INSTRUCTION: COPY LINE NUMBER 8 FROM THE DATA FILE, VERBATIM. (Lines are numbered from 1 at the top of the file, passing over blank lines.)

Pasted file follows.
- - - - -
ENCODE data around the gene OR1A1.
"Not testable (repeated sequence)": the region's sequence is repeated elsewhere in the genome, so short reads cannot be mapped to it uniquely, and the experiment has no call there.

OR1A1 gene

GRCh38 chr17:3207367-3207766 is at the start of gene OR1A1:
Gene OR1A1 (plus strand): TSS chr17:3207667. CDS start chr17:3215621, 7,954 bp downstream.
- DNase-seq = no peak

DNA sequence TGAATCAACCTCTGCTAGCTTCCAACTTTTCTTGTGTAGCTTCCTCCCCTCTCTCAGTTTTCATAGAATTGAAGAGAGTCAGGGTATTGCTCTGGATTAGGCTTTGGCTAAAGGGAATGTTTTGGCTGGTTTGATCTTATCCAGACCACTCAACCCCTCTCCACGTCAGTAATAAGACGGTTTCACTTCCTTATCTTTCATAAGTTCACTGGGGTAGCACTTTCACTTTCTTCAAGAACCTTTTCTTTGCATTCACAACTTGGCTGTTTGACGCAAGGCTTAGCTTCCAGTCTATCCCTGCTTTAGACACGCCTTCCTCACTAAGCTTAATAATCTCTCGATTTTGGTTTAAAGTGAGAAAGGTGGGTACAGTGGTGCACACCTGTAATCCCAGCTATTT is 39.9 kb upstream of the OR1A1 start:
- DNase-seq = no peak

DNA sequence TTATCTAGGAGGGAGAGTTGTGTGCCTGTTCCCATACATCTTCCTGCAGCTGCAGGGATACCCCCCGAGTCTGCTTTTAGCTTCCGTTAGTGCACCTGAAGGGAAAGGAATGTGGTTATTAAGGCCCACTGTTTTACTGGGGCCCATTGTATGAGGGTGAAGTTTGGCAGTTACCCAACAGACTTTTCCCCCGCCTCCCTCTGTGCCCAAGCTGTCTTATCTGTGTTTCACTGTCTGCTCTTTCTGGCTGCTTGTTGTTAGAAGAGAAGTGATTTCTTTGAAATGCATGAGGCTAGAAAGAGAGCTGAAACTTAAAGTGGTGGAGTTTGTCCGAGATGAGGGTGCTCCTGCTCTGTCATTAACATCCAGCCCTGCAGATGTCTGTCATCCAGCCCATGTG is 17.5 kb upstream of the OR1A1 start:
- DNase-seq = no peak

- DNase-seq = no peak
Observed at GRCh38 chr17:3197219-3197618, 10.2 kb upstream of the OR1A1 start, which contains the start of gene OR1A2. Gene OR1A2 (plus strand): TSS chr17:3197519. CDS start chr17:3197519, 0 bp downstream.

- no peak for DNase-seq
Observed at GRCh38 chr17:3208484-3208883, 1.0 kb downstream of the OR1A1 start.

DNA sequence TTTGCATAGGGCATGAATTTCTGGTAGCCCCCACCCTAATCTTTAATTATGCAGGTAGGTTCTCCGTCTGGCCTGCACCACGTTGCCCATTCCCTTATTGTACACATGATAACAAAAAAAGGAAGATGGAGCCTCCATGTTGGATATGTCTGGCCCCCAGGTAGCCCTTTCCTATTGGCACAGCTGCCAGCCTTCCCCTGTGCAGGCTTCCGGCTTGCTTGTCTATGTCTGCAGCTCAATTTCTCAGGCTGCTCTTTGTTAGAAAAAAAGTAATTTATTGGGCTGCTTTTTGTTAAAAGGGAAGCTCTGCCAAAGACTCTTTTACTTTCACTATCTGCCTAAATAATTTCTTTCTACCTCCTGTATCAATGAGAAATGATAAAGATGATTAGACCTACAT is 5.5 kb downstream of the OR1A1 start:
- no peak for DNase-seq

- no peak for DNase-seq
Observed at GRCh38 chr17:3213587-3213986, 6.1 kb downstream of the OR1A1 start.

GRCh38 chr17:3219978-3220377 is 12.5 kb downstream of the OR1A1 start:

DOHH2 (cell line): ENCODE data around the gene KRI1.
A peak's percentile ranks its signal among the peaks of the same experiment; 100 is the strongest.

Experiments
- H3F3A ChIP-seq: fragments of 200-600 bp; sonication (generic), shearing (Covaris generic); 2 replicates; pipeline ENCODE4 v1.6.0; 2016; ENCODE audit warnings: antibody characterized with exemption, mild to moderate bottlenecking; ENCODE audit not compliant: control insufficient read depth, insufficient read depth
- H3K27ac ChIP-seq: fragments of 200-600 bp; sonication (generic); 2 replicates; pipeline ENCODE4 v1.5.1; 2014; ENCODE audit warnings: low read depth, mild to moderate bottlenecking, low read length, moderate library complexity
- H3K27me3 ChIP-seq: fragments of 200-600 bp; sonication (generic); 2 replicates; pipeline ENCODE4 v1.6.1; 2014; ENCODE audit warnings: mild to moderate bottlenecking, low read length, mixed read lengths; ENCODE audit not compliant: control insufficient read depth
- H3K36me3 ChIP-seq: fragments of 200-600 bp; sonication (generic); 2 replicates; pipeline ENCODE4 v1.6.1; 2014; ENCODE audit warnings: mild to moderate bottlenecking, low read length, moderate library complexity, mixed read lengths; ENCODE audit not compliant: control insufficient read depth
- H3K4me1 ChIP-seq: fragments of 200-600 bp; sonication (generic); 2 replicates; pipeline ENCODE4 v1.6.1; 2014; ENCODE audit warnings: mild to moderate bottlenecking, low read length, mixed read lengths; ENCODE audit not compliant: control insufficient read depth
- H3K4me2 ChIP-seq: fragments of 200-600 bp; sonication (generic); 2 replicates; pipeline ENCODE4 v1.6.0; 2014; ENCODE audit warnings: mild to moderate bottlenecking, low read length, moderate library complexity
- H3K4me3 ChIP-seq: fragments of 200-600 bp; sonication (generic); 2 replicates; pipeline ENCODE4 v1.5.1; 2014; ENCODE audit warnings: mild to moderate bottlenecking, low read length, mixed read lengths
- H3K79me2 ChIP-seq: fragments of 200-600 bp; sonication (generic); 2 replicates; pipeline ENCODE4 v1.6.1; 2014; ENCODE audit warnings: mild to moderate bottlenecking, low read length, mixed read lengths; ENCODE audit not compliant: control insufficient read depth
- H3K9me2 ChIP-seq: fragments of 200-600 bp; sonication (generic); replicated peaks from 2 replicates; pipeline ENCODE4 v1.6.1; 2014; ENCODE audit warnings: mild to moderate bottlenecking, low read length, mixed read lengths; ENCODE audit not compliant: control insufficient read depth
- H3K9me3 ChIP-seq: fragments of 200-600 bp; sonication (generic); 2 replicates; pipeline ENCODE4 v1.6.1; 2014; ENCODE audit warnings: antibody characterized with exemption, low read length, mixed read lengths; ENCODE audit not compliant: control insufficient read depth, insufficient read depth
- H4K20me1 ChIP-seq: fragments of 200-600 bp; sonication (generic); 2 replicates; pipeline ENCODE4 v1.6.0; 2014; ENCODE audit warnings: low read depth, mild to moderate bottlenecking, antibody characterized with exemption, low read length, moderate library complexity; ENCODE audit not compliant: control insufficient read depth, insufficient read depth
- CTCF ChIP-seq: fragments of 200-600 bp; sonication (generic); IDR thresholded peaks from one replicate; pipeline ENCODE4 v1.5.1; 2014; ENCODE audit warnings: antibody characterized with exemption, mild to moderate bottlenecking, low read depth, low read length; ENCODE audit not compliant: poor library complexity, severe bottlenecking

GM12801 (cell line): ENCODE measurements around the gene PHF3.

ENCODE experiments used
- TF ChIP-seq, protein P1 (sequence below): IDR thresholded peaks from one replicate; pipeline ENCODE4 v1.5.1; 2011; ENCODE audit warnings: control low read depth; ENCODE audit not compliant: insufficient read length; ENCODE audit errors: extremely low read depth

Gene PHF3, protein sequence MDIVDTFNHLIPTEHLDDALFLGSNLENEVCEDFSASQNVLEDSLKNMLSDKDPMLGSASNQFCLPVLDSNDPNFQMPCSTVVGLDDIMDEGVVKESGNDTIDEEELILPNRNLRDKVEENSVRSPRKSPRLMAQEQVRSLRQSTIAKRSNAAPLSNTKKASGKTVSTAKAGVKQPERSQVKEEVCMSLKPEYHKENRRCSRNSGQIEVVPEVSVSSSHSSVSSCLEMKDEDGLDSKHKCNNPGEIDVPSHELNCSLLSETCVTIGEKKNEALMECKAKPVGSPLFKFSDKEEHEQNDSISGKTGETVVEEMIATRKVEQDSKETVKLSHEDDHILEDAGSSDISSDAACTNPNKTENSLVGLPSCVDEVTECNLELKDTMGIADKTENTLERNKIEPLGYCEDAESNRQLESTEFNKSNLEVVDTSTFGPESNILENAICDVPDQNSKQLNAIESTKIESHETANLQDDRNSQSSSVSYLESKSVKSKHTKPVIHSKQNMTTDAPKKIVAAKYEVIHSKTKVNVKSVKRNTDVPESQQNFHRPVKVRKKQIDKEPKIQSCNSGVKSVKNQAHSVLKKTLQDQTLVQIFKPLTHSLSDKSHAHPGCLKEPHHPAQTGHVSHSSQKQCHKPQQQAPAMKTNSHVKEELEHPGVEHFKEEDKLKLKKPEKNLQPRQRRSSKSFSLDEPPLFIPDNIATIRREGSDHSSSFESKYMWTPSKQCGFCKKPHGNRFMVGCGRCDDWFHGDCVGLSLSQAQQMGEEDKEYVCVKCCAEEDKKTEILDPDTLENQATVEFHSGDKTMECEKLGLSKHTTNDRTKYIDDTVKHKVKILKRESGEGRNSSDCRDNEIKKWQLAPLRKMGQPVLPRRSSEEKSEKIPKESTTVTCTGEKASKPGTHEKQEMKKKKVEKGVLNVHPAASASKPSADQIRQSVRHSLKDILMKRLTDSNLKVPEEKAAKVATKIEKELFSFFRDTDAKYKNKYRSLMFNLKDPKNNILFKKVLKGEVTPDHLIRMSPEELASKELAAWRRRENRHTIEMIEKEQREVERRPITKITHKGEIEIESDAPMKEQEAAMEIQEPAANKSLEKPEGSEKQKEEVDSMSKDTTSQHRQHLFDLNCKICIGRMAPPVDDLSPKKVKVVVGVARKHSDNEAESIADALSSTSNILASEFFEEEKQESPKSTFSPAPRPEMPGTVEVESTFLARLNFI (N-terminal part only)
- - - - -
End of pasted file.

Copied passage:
- DNase-seq = no peak